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Getting out of the helicopter: can public service leaders see the details hidden within the full picture?

Alex Fox

As a relative newbie to IMPOWER, I’ve been struck by the strategic focus on delivering long-lasting change for the public sector. I knew that IMPOWER held strong delivery credentials but, three months in, it’s clear that the commitment to strategically delivering a blueprint for the public sector is not just lip service.

It brings to mind a question I was asked by a mentor when I was an ambitious young manager who had just joined the wider senior team in a national charity: “what needs to change about the NHS?”I fumbled around for an answer, guessing “we need to reduce NHS waiting times” or “we need to get better at prevention”. He had deliberately chosen a huge, swirling question to which there are hundred plausible answers, as well as a thousand wrong ones, to see how far I was willing to lift my head out of the detail. I can’t remember his answer, only that it broadly focused on building an NHS that can help us stay well, get better quickly when that’s possible, and live well for longer when we can’t be cured.

I could instantly see that he was comfortable staying very high level, and I gathered that if I wanted to move into senior roles, I would need to build the confidence to think much more broadly. But I continue to wonder: how useful is an answer of that kind to the huge questions we are faced with about our public services?

To some extent, his point was that you can’t say anything specific in response to such a huge question. An operational answer to a strategic question always misses the point.

In the decades since, I’ve mentored aspiring leaders myself and I’ve seen that a key step in that journey is being willing and able to shift your mindset. I think there are broadly three mindsets in the working world:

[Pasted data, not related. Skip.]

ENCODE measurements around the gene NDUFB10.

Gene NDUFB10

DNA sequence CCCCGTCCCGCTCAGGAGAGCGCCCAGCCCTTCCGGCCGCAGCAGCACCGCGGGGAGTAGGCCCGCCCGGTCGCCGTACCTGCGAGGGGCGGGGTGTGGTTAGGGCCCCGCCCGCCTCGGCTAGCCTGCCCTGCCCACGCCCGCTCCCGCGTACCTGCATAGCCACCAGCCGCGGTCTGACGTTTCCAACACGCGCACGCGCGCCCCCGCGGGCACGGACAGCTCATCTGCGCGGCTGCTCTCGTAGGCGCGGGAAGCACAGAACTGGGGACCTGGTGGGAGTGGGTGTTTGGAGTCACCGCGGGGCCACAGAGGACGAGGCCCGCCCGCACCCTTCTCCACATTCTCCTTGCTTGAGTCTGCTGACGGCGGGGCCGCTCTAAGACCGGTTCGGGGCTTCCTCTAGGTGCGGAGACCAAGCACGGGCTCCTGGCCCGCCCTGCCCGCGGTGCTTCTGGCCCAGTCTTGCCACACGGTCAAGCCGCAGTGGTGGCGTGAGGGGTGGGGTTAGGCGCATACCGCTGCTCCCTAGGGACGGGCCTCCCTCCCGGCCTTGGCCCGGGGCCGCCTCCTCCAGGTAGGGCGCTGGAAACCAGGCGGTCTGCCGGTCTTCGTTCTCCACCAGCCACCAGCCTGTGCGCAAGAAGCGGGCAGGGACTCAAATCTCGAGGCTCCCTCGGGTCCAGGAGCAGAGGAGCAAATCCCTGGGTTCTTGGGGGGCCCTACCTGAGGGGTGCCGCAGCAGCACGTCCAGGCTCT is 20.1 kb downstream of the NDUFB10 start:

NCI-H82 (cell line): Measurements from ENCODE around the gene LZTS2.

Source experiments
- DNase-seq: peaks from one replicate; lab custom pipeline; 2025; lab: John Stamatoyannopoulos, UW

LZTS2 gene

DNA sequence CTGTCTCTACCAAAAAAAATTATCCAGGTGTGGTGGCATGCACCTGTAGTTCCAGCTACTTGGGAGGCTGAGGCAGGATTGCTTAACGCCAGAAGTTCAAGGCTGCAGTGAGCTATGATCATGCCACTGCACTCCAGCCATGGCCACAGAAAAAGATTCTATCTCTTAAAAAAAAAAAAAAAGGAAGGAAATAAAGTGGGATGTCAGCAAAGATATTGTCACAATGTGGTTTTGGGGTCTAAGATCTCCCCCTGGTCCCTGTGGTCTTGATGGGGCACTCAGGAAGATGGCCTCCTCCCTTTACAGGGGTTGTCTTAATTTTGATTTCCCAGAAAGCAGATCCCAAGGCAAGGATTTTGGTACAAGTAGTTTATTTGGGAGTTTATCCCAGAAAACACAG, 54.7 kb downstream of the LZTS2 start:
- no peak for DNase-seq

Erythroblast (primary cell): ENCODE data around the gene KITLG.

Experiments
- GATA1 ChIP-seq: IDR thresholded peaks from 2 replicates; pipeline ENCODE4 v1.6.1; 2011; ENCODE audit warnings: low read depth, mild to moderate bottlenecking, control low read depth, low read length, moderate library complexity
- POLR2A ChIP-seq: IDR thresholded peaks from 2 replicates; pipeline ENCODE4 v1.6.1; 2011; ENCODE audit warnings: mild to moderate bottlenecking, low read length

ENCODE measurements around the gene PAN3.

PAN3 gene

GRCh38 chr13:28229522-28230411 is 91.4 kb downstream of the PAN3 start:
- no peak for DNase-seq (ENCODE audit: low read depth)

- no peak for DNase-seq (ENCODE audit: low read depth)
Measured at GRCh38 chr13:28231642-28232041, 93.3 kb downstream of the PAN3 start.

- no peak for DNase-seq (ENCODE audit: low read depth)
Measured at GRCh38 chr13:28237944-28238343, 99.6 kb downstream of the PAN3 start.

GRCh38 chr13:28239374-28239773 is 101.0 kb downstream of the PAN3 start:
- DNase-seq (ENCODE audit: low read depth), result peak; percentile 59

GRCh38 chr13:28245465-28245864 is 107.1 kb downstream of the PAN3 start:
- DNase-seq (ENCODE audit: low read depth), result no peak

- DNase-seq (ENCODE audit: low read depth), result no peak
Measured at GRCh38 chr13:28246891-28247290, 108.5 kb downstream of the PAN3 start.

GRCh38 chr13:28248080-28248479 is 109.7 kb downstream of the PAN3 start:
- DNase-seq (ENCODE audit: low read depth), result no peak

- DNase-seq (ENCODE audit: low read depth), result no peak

• A ‘done to’ mindset. Assumes we can’t understand and/or affect big decisions about the direction of the organisation. We may be right about that, particularly frontline roles in large, top-down organisations.
  • An operational mindset. In more senior roles you see more of the systems and behaviours at play. Big direction and strategy questions can feel like they’re trying to consider all factors at once, which can be overwhelming.
  • A strategic mindset. Requires letting go of enough detail in order to see the shape of the whole, rather than focusing on an individual or group.

We need that third mindset, and tend to celebrate and reward it, but it also involves trade-offs. A leader who is purely ‘strategic’ can refuse to leave their helicopter and come down to join the rest of us. Because inequalities can be difficult to spot from a great height, they can have more knowledge than impact

The leaders whom I most admire have had vision, but have also had the willingness, and the emotional and social abilities, to dive into the work, experiences and relationships within their organisations – even if those organisations are very large. In flat structures and self-organising teams who are responsible for strategy, operational success and culture are more evenly distributed. That way, more of the team is challenged to look up and out, as well to look down and in, rather than demanding too many viewpoints of one person or senior team. This also makes co-production with citizens who use services more achievable, which is key to addressing the inequalities point above.

When I apply that mindset to the question I was asked many years ago, “what needs to change about public services?”, I come back to an answer I’m not sure whether my mentor would have approved of or not: “we need a new kind of relationship to be possible and expected whenever someone who is looking for help encounters someone who wants to help them.” I believe our biggest public service challenge, more than funding or demographics or recruitment and retention, is that citizens need deeper, longer relationships with the professionals who support them. Professionals who can get to know them, work alongside them and those who care for them, and empower them in ways that are impossible within the brief, professional/client transactions which services typically offer.

Is that a strategic answer? It’s very small and personal, and all about the front line. But achieving it would require a whole new set of systems, incentives, skillsets and behaviours across every public service. It’s not something which any one leader can control or deliver, but it is something that we can all try to influence. That makes it the kind of change envisioned by IMPOWER’s EDGEWORK® approach, which supports leaders to define their ambition for the system that can be influenced, not just the system they can control. The results of that unusual combination reinforce my feeling that it’s that unusual combination which we need, if we are going to have sustainable public services that work for us, and which are proud to hand on to our children.

Written by

Alex Fox



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